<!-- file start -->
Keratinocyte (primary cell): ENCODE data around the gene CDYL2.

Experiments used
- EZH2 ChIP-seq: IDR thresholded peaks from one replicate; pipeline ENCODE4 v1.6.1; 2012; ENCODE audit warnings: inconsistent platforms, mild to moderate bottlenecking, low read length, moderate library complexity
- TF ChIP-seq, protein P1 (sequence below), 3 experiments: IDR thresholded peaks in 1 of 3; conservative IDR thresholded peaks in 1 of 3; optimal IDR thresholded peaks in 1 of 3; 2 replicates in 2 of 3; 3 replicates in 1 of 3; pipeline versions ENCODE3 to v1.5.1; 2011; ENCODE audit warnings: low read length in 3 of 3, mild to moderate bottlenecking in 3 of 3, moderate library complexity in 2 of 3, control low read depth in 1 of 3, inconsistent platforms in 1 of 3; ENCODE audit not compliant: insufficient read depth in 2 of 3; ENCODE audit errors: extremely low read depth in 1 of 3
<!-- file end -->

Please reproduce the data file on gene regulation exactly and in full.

Keratinocyte (primary cell): ENCODE data around the gene CDYL2.

Experiments used
- EZH2 ChIP-seq: IDR thresholded peaks from one replicate; pipeline ENCODE4 v1.6.1; 2012; ENCODE audit warnings: inconsistent platforms, mild to moderate bottlenecking, low read length, moderate library complexity
- TF ChIP-seq, protein P1 (sequence below), 3 experiments: IDR thresholded peaks in 1 of 3; conservative IDR thresholded peaks in 1 of 3; optimal IDR thresholded peaks in 1 of 3; 2 replicates in 2 of 3; 3 replicates in 1 of 3; pipeline versions ENCODE3 to v1.5.1; 2011; ENCODE audit warnings: low read length in 3 of 3, mild to moderate bottlenecking in 3 of 3, moderate library complexity in 2 of 3, control low read depth in 1 of 3, inconsistent platforms in 1 of 3; ENCODE audit not compliant: insufficient read depth in 2 of 3; ENCODE audit errors: extremely low read depth in 1 of 3